America's Missing Black Men

A recently published analysis by the New York Times' The Upshot indicates that while most Whites live in places with roughly equal numbers of White men and women, most Blacks live in places with a significant shortage of Black men: "More than one out of every six black men who today should be between 25 and 54 years old have disappeared from daily life."  As a result, prime-age black women outnumber prime-age black men by 1.5 million.

The gap is highest in states where a substantial share of the population is African-American: in the South, as well as in cities across the Midwest and Northeast.  Ferguson, MO, with 60 men for every 100 black women in the 25-54 age group, is the city with the single largest proportion of missing black men.

This is not a new phenomenon.  According to The Upshot, "each government census over the past 50 years has recorded at least 120 prime-age black women outside of jail for every 100 black men."  Young Black men have long been disproportionately more likely to be incarcerated or to suffer an early death (due to homicides, heart disease, and accidents).  It is estimated that higher imprisonment rates account for almost 600,000 of the 1.5 million missing prime-age black men. "Both homicides and H.I.V.-related deaths, which disproportionately afflict black men, have dropped [since the 1990s]."  But the legacy of the country's imprisonment binge in the 1980s and 1990s continues to be felt acutely among this demographic.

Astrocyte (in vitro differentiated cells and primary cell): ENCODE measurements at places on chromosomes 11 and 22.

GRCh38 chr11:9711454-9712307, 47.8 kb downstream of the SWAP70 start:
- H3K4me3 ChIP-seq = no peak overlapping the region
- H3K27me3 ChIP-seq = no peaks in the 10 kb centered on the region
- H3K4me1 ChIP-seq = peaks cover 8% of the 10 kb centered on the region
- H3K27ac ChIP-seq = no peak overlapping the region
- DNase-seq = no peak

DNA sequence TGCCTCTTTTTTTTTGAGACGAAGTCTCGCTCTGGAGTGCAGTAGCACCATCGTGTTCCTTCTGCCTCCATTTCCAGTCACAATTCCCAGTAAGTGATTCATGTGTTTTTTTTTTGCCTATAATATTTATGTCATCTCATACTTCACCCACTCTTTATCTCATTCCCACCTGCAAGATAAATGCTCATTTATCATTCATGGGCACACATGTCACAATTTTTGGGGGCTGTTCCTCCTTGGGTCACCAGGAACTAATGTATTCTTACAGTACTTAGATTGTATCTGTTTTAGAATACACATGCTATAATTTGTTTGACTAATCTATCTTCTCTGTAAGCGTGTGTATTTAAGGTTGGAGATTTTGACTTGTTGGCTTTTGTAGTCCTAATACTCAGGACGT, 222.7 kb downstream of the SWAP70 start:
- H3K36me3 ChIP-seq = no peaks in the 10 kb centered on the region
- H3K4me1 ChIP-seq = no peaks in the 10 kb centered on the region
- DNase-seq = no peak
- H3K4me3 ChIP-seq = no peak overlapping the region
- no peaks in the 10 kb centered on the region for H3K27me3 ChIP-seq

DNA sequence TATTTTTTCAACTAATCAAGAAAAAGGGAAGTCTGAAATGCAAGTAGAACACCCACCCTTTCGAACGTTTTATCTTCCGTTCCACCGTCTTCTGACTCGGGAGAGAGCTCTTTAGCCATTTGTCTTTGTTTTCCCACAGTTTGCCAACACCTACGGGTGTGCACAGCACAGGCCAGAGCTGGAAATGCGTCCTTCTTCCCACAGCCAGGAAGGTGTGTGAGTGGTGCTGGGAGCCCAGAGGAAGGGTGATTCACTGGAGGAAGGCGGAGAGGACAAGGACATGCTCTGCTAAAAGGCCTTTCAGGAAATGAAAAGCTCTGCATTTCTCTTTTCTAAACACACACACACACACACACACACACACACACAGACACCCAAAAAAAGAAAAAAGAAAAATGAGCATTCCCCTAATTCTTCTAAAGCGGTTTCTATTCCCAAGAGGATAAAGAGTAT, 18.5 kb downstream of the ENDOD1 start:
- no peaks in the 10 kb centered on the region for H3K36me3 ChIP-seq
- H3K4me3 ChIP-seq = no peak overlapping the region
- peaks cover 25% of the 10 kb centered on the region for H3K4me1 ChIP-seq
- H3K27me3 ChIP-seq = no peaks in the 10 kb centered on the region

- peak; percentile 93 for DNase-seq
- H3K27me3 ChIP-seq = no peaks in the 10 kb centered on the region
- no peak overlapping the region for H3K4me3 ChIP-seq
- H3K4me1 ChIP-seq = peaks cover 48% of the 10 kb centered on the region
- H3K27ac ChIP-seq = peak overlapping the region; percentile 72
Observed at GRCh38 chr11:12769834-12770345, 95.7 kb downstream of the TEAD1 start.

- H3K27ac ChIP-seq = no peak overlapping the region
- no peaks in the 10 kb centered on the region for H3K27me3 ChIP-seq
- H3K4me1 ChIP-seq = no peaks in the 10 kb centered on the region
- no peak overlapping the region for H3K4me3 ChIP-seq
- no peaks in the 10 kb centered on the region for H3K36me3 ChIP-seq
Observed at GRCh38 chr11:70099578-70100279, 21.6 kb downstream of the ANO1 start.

The staggering numbers of missing black men highlight troublesome racial disparities with far-reaching implications, not only for black men themselves, but for their female partners, their families, and their communities.

Read more: resources:
White/Black Racial Segregation in U.S. Cities (
Race and Poverty in the United States (
Exploring Race and Ethnicity Using Census 2000 Data (
Race and Ethnic Inequality (
Gender, Education, Family, Poverty, and Race (
Race in America: Tracking 50 Years of Demographic Trends (
Attitudes about Racial Discrimination and Racial Inequality in the US: A Data-Driven Learning Guide (
Frederique Laubepin

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